1980s >> 1987 >> no-993-may-1987

Film Review: ‘Rosa Luxemburg’

Film Review: ‘Rosa Luxemburg’

For someone like myself who rates Rosa Luxemburg among the great socialist theorists, to go and see a film about her life was to take a risk. The risk was that the director would attempt to present a glossy, Hollywood version of the “life of a great woman”, devoid of political content – the fate of Reds, the film version of the book, Ten Days That Shook The World, about an American’s experiences during the Bolshevik revolution of 1917.

But Margarethe von Trotta’s film, Rosa Luxemburg, is a sensitive portrayal that succeeds in bringing together the personal and the political, giving some insight into Luxemburg’s politics as well as the woman herself. Most importantly the film doesn’t trivialise her politics; they are at all times centre-stage even when we witness the Social Democratic Party’s (SPD) New Year celebrations at the turn of the century and are presented with Karl Kautsky wearing a false nose. The optimism of the socialists at that party, that the 20th century would see the dawning of a new socialist era, was short-lived. It was crushed by the insanity of the first world war and the defeat within the international socialist movement of the ideas of democratic socialism by reformists on the one hand and vanguardists on the other. In many ways we are, today, still trying to overcome the legacy of that defeat.

Those unfamiliar with the debate that took place within the SPD, between revolutionary socialists like Luxemburg and the revisionists, led by Bernstein, who were willing to compromise socialism for short-term political power achieved on the basis of a reformist programme, are unlikely to have learnt very much from the film. The theoretical issues are sketched in with broad brush-strokes and very little detail. Instead it focuses on the effects of the first world war which led to those who called themselves socialists urging (in Luxemburg’s words) “workers of the world to unite in peace and slit each other’s throats in war”. While many SPD members supported Germany’s war effort, Luxemburg continued to speak out against nationalism and a war fought to protect the interests of the capitalist class which entailed the futile massacre of workers by workers. She endured one of nine terms as a political prisoner for her pains.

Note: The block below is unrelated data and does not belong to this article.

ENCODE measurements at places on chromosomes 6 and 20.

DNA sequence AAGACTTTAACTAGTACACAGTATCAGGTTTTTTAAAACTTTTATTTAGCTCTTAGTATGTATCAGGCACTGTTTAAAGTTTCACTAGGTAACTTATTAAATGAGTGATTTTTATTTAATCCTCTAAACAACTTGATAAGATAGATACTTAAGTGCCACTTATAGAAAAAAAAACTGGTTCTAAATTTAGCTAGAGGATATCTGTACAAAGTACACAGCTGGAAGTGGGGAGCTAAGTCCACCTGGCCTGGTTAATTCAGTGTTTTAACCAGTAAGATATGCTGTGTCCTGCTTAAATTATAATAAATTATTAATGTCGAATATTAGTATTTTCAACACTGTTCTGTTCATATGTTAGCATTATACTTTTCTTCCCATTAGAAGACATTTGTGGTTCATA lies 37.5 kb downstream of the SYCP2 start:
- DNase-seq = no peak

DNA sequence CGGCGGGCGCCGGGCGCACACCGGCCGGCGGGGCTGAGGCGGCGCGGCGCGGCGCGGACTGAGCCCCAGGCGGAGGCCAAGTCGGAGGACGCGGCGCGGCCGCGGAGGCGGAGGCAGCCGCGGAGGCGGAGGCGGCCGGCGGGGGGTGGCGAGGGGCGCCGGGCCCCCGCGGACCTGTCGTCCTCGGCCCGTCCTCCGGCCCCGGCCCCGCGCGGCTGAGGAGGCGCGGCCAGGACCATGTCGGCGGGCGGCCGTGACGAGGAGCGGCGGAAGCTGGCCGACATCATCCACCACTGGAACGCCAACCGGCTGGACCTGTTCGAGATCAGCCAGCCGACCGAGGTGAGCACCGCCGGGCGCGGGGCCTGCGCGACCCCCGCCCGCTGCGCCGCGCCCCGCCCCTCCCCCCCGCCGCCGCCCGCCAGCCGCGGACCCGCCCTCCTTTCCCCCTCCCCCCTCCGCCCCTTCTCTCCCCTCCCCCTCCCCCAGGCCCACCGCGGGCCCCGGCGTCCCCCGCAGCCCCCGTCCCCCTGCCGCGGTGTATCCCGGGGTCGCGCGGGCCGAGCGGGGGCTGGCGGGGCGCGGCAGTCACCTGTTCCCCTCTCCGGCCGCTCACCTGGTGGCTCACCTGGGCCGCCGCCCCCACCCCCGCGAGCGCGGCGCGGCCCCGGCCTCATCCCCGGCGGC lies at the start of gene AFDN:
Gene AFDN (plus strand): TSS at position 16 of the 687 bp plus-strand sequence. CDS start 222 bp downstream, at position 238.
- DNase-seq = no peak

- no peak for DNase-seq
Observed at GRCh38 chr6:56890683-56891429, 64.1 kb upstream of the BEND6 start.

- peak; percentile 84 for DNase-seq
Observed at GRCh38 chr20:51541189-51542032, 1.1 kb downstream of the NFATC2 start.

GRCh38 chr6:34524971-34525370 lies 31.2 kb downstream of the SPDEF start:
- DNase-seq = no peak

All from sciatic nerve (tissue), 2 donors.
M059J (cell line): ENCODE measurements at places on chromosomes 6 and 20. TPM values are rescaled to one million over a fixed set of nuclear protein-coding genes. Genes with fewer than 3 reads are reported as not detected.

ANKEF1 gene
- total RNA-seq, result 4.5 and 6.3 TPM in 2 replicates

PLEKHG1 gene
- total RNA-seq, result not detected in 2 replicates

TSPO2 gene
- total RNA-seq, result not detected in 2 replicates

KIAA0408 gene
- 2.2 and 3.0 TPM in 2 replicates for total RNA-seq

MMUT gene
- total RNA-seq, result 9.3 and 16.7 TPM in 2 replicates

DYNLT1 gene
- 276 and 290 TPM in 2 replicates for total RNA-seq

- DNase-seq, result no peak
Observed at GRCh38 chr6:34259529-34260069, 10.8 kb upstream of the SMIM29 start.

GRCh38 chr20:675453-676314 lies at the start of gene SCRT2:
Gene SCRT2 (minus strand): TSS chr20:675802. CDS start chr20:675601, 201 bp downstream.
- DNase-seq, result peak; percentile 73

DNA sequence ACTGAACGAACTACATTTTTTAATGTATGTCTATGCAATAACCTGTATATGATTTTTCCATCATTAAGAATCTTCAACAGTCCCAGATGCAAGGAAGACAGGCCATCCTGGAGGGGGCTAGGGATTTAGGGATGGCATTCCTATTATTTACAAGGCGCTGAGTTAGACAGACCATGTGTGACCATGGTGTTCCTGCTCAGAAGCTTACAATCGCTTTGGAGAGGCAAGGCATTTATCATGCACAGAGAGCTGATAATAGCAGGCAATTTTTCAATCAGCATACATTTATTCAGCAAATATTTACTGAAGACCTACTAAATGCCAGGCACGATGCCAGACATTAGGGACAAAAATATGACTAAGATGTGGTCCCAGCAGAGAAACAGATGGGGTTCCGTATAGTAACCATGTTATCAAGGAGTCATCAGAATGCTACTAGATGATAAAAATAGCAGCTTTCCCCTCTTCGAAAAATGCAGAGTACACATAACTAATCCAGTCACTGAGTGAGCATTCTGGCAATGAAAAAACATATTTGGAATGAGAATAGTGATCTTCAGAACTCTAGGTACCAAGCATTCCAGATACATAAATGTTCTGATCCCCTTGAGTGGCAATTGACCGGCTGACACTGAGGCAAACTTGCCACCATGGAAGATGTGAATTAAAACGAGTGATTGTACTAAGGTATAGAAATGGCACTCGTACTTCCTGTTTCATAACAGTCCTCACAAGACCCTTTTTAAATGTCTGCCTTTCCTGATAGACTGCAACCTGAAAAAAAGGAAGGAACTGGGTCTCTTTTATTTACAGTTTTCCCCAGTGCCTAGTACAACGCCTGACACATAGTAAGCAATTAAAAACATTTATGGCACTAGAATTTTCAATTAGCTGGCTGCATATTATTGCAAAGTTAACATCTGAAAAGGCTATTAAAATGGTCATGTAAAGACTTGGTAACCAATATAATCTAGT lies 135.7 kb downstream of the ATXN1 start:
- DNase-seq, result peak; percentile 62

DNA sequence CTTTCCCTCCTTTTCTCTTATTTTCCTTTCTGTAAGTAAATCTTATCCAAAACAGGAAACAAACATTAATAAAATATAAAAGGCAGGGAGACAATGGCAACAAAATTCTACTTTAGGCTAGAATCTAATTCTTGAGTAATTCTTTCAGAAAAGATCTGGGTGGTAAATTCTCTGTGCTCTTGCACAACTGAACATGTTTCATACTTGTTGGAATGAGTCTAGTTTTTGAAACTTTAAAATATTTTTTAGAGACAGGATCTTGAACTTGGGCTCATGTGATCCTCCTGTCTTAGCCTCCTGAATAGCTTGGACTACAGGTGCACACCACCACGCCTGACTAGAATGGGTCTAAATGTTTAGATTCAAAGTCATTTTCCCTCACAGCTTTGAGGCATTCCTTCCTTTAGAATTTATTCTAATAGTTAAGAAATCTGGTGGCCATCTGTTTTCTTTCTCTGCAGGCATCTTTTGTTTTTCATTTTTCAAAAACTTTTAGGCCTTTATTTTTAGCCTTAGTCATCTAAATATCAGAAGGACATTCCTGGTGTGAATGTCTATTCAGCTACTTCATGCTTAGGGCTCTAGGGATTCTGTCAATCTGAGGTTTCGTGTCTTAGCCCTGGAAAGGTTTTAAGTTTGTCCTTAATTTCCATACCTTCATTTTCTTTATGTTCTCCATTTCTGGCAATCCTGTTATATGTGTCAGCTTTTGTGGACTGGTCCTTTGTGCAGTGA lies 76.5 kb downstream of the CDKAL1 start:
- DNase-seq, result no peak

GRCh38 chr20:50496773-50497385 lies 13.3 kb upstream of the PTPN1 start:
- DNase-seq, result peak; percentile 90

After the war Luxemburg continued to speak out against senseless violence when she opposed attempts to get socialism through insurrection. She recognised that just as it is impossible to have socialism in one city, in this case Berlin, it is also impossible for there to be socialism without there being a majority of socialists to make it work. So for sincere and committed socialists to engage in bloody street-fighting in the name of socialist revolution was not only futile but likely to produce a reaction. In Rosa Luxemburg’s case the reaction came in the form of a knock on the head by a soldier’s butt, a bullet at close range and the unceremonious dumping of her body off a bridge into a river.

Perhaps the greatest strength of this is the fact that it portrays Luxemburg not as a superwoman or heroine but as a woman who, despite her sharp intellect and skills as a political writer and speaker, is also only too human. Often beset with doubts and fears, she had also to come to terms with the contradictions and sacrifices that her political commitment entailed for her personal and emotional life. She was a woman who was devoted to the cause of socialism and yet could still be loving and jealous by turns; a loyal friend to other women in the socialist movement like Clara Zetkin and Luise Kautsky; a woman who, despite her ability to hold the attention of the crowds who attended the meetings she addressed, confessed to feeling happier communing with nature than making political speeches; a woman, who despite everything chose politics when her lover. Leo Jogiches, told her that she had to choose between being a mother and a revolutionary.

Although this film doesn’t try to make Rosa Luxemburg into a heroine, it nevertheless shows her to have been an extraordinary woman. My fears about going to see it were totally ill-founded. It is a film both moving and inspiring.

Janie Percy-Smith